Pain medication 2 What if I take medication for a heart condition?

The fifth and final way VA can rate your heart disability helps those veterans who may not qualify under one of the previous 4 methods.  If you don’t qualify for a rating based on the above criteria, you should still qualify for a 10% VA heart disability rating if you must continually take medication on account of your heart condition.

Again, VA should only use this method at the 10% rating level.  But, this method will provide some benefits to those veterans whose heart problems are relatively mild (meaning they don’t have any cardiac symptoms upon exertion, congestive heart failure, or observable anatomical changes in the heart muscle).


Travis Studdard is an attorney who focuses on representing veterans in VA disability compensation claims.  He regularly writes about issues that are important to veterans and their families.

You can subscribe to his Veterans Disability channel on YouTube.

Rita BarnesRita Barnes
00:03 20 Jan 22
This is a great group of people who really care about your well being. They all treated me as though I was family and helped me with my work comp case in more ways than the average would have.Thank you Jason and Thank you Tina! For doing an awesome job.
Cortex ButlerCortex Butler
18:09 29 Dec 21
I am a Veteran of United States Air Force and was awarded my first 30% in 1996 and have been fighting for my rating for 26 years I came to Perkins and Studdard in 2019 while my mom was in a terrible incident and was given to much anesthesia and through GODS Grace she was spared her life, She is disabled since 2018 and I have been struggling with my life and issues and yet I didn’t call the law firm every 10 minutes or call being rude anytime, I mentioned this as I got to know Jessica more than just a phone call and Mr Studdard was always available when not working on other cases or in court, They always called back and Never had to do a call back, My Review is Simple in Life there peaks and valleys and it doesn’t stop because you have issues, Perkins & Studdard took my case in 2019 in 2021 I received my 100% from VA, I Was Never Rude, I was Never Promised Success, I Was Never Lied too and I was Always Treated with Respect, Friendliness, and Kindness the Real Stuff not a (Money Thing) If You want a firm that Cares about the Client and will work on your case even through a pandemic, Will not lie, will not promise anything will communicate your case and will Give you their Best ALWAYS THIS IS THE Best Law Firm for VETS HANDS DOWN Perkins and Studdard THERE IS NO OTHER 100% we had 5 calls Total Case That’s Taking Care Of Business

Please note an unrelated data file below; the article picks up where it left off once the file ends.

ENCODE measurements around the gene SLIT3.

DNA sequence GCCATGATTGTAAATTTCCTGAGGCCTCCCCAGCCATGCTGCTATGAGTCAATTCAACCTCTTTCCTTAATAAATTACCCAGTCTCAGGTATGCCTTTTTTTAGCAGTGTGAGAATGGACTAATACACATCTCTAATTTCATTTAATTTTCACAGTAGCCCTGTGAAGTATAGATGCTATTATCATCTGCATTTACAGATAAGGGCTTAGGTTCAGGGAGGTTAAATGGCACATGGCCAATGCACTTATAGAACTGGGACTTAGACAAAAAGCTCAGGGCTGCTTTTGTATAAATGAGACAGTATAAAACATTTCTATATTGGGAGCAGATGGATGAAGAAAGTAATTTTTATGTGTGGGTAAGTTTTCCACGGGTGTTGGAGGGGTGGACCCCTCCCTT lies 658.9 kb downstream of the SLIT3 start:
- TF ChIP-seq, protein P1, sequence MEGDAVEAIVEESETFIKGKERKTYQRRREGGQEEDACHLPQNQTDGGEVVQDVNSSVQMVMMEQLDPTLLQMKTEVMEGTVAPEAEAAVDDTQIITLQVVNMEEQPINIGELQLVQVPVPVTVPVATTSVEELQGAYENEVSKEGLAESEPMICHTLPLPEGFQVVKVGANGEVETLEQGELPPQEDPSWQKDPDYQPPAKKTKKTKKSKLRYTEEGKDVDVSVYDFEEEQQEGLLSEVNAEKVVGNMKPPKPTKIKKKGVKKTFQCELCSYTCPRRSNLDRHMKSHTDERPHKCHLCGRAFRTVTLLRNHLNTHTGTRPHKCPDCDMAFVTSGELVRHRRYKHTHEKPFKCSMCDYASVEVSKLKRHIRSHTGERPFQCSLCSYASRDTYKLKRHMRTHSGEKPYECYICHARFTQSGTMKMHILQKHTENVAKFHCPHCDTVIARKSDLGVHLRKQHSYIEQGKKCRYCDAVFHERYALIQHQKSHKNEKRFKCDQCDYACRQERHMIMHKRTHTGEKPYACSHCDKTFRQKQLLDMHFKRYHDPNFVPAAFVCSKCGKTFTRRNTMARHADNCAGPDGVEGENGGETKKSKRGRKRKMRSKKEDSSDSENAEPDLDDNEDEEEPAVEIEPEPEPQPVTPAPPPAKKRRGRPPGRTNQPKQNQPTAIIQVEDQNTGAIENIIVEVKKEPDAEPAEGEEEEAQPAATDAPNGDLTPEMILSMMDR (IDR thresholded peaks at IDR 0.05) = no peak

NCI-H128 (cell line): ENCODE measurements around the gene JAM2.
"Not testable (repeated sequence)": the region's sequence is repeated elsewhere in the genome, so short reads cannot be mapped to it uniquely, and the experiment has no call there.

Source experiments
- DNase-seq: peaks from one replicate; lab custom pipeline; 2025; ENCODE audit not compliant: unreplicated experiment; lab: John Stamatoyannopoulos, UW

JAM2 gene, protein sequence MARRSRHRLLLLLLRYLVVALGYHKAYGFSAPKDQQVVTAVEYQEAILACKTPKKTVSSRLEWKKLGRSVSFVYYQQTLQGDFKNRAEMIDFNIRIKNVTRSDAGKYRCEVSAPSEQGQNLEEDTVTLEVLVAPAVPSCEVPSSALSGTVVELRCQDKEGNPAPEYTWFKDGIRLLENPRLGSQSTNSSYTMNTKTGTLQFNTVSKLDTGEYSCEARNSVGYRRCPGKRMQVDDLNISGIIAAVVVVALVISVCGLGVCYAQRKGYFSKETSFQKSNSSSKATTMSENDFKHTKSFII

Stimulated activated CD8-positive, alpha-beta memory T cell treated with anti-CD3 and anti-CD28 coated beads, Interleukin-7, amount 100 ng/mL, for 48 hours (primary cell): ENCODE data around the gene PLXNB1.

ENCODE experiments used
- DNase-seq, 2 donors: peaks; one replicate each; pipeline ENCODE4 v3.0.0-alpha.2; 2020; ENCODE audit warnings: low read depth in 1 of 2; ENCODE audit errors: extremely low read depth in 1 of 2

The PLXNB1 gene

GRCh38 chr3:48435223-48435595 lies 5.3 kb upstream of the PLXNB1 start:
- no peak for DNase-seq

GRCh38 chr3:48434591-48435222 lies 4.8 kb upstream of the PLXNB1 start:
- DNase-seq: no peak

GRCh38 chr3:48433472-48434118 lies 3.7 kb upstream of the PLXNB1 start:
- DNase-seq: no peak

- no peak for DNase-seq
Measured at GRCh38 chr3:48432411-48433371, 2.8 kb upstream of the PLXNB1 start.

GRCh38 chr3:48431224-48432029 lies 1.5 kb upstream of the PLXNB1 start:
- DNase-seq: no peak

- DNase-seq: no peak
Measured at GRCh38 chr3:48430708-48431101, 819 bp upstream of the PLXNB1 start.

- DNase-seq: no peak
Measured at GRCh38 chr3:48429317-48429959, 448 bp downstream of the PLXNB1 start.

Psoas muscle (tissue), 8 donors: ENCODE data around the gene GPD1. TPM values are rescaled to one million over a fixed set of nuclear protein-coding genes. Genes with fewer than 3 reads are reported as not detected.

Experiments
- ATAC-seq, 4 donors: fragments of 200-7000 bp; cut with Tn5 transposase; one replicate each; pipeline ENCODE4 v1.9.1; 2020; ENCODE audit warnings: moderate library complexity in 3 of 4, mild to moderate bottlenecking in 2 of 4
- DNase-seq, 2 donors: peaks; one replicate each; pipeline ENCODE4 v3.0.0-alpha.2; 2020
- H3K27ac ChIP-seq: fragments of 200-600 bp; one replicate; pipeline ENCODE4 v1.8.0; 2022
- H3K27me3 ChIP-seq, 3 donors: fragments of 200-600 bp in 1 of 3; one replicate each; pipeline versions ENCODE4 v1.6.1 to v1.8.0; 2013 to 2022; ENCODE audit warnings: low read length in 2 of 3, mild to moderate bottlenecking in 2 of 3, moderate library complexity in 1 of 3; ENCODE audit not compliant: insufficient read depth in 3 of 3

annetteMomma nokesannetteMomma nokes
14:29 12 Sep 16
Jason and his paralegal Lisa were on point and on top of their game when it came to handling my worker's comp. injury case. I tried going it alone and the insurance carrier pushed me around. They denied extra physical therapy. They denied injections the doctor recommended to ease my pain. When I turned my case over to Jason things turned around, QUICK. They were at all times attentive and on top of my case. I cannot recommend Jason and his staff enough. If you are hurt at work, this is the firm you want on YOUR side.
Sheila KirklinSheila Kirklin
23:11 12 May 16
Jason Perkins, was my lawyer in a workers comp. case, my case has settled now, and I am very happy for all Jason and his office hard work on my case, he was always there to help me out with any questions that I had or help I needed. Jason is a excellent lawyer and if I ever need another one I would only go to Perkins,Because I believe they would be able to help me in any situation I am in need of..
Anna PabonAnna Pabon
23:16 13 Sep 15
I recommend Perkins Law Firm. Everyone I came in contact with there was very nice. Kim was very helpful and any time I had a question she made sure I got an answer. Ann Margaret really took the time to explain things to me.

Related Posts


Font Size: